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Cochrane Database Syst Rev. 2012 Jul 11;7:CD005947. doi: 10.1002/14651858.CD005947.pub3.

Glutamine supplementation for young infants with severe gastrointestinal disease.

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  • 1Centre for Reviews and Dissemination, University of York, York, UK.



Endogenous glutamine biosynthesis may be insufficient to meet the needs of people with severe gastrointestinal disease. Studies using experimental animal models and controlled trials in adult patients with severe gastrointestinal disease have suggested that glutamine supplementation improves clinical outcomes. This review examines evidence for the effect of glutamine supplementation in young infants with severe gastrointestinal disease.


To assess the evidence from randomised controlled trials that providing supplemental glutamine reduces mortality and morbidity in young infants with severe gastrointestinal disease.


We used the standard search strategy of the Cochrane Neonatal Review Group. This included searches of the Cochrane Central Register of Controlled Trials (The Cochrane Library, 2012, Issue 1), MEDLINE, EMBASE, and CINAHL (to November 2011), conference proceedings, and previous reviews.


Randomised or quasi-randomised controlled trials that compared glutamine supplementation versus no glutamine supplementation in infants up to three months old (corrected for preterm birth if necessary) with severe gastrointestinal disease defined as a congenital or acquired gastrointestinal condition that is likely to necessitate providing parenteral nutrition for at least 24 hours.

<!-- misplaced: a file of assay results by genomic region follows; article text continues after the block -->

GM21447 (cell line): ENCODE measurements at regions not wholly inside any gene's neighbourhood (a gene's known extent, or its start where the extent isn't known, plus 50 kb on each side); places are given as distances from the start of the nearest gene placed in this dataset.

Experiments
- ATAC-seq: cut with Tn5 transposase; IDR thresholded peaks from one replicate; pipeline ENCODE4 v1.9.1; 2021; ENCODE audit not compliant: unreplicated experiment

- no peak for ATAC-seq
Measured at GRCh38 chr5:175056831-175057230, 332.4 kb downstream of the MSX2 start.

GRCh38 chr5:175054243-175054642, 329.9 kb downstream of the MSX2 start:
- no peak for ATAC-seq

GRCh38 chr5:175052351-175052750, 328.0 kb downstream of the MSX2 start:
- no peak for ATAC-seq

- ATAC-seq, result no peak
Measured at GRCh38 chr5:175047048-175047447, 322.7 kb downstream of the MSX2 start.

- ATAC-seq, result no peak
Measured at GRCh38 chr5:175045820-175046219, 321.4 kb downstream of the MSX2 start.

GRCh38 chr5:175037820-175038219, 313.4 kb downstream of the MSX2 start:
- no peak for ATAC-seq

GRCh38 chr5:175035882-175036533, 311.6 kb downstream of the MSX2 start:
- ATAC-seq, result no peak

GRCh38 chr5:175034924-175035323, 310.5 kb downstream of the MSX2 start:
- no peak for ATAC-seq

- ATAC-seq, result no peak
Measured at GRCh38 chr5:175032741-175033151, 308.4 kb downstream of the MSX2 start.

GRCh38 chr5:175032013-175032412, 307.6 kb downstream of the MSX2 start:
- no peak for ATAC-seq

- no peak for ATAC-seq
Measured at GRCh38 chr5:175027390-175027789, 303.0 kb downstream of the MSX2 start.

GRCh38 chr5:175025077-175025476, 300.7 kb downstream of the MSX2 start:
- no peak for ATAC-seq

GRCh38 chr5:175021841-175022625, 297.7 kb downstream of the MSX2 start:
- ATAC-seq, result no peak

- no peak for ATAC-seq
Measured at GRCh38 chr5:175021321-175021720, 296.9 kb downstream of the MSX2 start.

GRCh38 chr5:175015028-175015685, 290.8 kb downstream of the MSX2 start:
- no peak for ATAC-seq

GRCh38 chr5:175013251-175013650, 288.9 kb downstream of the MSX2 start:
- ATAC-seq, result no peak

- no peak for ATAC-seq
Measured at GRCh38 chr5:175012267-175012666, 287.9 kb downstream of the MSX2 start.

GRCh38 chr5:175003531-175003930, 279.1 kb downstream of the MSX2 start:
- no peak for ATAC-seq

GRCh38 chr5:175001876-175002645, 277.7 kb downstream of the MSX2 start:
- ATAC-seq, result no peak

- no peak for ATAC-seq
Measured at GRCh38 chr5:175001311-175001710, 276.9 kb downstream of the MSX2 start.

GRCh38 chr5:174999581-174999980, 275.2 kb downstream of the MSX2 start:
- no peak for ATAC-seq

We extracted data using the standard methods of the Cochrane Neonatal Review Group with separate evaluation of trial quality and data extraction by two review authors. We synthesised data using a fixed-effect model and reported typical risk ratio (RR), typical risk difference (RD), and weighted mean difference (WMD).


We found two trials in which a total of 100 infants participated. The trials were of good methodological quality but were too small to detect clinically important effects of glutamine supplementation. Meta-analysis did not reveal a statistically significant difference in the risk of death before hospital discharge (typical RR 1.57; 95% confidence interval (95% CI) 0.25 to 9.66; RD 0.02; 95% CI -0.06 to 0.10) or in the rate of invasive infection [typical RR 1.22; 95% CI 0.55 to 2.70; RD 0.04; 95% CI -0.12 to 0.20).


The available data from randomised controlled trials are insufficient to determine whether glutamine supplementation has any important benefits for young infants with severe gastrointestinal disease.

[PubMed - indexed for MEDLINE]
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